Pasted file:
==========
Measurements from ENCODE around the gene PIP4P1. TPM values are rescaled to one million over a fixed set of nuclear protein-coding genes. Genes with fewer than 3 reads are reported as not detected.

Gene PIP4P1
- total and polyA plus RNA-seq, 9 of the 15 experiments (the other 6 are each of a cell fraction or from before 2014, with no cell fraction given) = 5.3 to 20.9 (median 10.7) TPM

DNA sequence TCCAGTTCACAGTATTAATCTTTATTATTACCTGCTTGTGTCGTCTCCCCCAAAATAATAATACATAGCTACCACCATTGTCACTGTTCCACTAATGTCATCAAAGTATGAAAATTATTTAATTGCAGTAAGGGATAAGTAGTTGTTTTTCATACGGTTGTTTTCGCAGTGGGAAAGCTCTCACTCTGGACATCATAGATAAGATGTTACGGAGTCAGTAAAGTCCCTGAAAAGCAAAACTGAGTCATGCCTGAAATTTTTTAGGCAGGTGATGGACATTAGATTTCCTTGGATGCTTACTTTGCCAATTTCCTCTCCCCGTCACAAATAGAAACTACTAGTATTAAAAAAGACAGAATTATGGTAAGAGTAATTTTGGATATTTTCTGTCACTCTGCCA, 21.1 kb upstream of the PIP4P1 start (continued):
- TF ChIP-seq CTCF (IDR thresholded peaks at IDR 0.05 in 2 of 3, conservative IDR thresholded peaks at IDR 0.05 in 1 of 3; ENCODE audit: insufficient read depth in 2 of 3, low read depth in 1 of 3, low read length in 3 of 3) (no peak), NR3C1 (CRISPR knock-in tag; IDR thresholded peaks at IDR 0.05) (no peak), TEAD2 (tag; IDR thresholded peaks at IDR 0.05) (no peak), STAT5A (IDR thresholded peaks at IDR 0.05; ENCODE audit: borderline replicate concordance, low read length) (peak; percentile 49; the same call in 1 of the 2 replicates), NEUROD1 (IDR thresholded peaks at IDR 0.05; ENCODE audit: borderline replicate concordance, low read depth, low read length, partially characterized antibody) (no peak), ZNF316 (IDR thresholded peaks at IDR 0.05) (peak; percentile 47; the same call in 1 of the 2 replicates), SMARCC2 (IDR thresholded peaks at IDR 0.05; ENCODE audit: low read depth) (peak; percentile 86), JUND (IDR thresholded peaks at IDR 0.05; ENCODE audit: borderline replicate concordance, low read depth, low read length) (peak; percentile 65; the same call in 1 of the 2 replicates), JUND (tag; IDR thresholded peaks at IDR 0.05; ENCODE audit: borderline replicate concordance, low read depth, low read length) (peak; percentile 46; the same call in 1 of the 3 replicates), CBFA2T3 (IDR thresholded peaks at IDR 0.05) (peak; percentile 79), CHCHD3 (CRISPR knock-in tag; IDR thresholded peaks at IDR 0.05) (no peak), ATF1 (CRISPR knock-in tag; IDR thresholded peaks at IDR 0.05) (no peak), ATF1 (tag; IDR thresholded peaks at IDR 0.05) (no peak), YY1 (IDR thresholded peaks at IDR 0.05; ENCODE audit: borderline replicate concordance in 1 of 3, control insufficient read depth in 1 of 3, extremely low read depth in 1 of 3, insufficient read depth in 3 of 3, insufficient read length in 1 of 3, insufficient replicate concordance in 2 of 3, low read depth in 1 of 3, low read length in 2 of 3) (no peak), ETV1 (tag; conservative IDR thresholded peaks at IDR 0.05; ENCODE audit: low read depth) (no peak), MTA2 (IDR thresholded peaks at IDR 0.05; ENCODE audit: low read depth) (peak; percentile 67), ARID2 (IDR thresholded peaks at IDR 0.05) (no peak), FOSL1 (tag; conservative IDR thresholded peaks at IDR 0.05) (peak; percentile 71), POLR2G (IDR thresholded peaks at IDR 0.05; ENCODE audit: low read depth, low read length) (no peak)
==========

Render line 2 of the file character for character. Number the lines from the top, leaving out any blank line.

Gene PIP4P1